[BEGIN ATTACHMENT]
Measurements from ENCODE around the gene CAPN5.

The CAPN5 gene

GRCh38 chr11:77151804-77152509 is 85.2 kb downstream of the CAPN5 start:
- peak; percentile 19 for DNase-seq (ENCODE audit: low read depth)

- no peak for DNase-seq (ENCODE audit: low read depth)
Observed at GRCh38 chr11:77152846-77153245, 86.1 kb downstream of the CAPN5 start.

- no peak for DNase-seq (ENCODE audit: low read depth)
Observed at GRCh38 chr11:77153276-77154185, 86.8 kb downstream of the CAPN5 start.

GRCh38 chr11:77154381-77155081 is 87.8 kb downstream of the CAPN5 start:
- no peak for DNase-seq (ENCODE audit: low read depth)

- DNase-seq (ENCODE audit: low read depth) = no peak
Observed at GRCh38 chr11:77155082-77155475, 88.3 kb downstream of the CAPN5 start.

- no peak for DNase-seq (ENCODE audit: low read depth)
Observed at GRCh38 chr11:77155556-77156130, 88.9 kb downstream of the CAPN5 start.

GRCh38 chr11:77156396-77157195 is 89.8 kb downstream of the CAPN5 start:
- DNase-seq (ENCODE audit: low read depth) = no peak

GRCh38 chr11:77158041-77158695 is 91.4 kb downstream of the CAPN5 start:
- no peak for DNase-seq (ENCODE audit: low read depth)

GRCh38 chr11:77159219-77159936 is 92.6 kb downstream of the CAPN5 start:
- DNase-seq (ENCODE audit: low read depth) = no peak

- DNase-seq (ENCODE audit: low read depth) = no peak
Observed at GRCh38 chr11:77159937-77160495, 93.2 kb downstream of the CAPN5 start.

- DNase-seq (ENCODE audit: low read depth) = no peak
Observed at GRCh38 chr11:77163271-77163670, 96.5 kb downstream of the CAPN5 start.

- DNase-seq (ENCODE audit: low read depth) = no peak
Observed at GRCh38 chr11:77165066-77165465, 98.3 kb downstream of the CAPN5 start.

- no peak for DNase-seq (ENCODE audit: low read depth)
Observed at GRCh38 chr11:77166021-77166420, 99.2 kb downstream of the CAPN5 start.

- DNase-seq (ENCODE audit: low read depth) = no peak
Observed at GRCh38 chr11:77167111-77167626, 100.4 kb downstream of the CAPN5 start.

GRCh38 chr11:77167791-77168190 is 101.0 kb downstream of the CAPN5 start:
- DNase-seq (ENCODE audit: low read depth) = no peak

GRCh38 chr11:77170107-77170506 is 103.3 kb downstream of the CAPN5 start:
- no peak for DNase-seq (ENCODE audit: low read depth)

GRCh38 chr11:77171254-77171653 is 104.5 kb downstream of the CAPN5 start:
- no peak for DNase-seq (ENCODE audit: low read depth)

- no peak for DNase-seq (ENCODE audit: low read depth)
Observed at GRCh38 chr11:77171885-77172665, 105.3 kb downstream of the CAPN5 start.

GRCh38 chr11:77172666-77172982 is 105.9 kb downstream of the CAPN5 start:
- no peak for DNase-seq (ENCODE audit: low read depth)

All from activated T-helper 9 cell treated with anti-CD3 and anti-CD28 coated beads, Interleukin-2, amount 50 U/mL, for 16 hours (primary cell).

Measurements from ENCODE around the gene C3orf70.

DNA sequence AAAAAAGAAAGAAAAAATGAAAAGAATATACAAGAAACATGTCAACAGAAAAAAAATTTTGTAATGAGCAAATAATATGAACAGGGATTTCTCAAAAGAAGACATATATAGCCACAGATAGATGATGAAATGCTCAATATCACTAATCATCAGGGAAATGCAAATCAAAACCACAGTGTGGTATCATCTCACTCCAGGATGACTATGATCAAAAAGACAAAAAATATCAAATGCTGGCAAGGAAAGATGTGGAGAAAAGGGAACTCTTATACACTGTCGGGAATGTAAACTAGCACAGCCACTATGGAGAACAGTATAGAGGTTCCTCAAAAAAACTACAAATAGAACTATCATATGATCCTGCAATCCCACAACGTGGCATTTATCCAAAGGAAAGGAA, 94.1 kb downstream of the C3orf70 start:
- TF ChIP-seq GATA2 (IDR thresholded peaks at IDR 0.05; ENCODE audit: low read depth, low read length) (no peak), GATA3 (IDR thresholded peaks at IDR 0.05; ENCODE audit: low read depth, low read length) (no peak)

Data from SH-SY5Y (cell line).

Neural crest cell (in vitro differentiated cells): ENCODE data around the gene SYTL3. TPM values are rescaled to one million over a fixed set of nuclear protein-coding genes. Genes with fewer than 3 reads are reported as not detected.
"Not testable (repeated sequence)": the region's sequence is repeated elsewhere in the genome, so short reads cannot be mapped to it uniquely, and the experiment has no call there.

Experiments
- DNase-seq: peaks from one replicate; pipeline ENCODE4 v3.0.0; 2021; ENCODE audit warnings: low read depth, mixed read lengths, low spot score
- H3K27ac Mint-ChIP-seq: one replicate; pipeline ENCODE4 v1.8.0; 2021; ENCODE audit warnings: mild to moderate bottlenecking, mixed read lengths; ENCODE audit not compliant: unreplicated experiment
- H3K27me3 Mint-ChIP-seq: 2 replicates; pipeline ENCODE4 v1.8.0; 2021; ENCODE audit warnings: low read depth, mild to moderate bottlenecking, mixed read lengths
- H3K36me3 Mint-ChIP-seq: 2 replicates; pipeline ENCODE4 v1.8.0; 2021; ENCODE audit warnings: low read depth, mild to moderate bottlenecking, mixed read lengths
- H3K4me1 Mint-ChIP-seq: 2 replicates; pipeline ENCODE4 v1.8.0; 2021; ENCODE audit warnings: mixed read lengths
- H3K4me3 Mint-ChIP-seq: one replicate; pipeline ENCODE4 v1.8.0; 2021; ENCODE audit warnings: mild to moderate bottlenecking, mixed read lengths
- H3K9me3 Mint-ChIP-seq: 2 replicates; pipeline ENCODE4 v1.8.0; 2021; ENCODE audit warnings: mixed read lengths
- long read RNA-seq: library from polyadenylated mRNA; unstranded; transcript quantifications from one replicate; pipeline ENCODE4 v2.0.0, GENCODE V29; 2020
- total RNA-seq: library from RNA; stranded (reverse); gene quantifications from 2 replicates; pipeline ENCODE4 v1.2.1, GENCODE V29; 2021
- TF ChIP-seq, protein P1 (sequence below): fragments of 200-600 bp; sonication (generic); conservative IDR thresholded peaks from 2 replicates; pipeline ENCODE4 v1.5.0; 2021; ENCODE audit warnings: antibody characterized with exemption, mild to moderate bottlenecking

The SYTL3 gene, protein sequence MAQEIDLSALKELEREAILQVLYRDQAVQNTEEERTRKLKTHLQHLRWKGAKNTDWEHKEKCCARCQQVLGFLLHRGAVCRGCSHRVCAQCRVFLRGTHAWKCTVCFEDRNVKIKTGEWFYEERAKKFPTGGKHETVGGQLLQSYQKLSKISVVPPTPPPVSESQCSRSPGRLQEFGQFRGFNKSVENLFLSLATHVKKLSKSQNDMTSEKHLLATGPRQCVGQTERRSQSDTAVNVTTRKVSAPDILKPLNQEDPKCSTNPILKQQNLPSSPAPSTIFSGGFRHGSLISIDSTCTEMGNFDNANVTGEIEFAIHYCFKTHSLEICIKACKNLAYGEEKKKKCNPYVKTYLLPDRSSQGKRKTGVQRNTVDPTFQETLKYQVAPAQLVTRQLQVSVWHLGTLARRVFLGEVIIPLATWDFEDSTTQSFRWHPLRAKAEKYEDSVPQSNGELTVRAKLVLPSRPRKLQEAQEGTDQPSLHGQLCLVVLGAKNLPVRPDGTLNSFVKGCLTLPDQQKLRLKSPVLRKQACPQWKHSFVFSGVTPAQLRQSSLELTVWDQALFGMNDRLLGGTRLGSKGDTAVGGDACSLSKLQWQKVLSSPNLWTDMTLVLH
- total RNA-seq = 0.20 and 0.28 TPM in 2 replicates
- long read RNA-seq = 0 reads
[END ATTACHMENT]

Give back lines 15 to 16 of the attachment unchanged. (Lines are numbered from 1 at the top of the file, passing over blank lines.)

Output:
GRCh38 chr11:77156396-77157195 is 89.8 kb downstream of the CAPN5 start:
- DNase-seq (ENCODE audit: low read depth) = no peak